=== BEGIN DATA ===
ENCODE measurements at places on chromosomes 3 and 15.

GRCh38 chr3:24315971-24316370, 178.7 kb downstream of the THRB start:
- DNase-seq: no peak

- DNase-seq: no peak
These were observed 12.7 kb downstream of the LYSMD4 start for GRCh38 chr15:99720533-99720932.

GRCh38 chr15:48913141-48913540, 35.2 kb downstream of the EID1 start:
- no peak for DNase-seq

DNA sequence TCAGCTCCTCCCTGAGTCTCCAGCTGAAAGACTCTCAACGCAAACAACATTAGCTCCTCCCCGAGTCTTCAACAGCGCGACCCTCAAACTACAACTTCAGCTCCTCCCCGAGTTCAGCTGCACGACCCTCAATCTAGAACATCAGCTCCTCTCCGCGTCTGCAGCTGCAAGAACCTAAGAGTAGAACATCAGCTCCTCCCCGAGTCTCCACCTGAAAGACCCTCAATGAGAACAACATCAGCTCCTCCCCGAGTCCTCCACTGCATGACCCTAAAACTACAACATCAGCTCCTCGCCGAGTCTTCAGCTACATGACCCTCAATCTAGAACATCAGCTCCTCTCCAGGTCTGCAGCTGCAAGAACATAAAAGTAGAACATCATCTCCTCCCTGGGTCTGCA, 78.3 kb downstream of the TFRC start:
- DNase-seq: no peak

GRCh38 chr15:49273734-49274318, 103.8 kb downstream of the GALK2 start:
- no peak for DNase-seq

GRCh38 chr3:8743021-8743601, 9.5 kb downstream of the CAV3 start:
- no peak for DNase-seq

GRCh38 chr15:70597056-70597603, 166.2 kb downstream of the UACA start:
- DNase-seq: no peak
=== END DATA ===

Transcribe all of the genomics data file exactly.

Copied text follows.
ENCODE measurements at places on chromosomes 3 and 15.

GRCh38 chr3:24315971-24316370, 178.7 kb downstream of the THRB start:
- DNase-seq: no peak

- DNase-seq: no peak
These were observed 12.7 kb downstream of the LYSMD4 start for GRCh38 chr15:99720533-99720932.

GRCh38 chr15:48913141-48913540, 35.2 kb downstream of the EID1 start:
- no peak for DNase-seq

DNA sequence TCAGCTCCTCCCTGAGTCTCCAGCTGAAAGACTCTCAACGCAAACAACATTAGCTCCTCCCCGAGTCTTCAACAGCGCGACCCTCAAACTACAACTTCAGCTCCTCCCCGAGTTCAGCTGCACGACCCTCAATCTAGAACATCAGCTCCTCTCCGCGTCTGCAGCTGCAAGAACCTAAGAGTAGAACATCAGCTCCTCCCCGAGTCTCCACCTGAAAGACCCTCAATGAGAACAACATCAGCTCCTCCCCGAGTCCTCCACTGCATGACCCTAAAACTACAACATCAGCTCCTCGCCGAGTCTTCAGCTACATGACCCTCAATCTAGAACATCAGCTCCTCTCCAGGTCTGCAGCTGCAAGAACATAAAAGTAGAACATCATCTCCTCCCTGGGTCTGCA, 78.3 kb downstream of the TFRC start:
- DNase-seq: no peak

GRCh38 chr15:49273734-49274318, 103.8 kb downstream of the GALK2 start:
- no peak for DNase-seq

GRCh38 chr3:8743021-8743601, 9.5 kb downstream of the CAV3 start:
- no peak for DNase-seq

GRCh38 chr15:70597056-70597603, 166.2 kb downstream of the UACA start:
- DNase-seq: no peak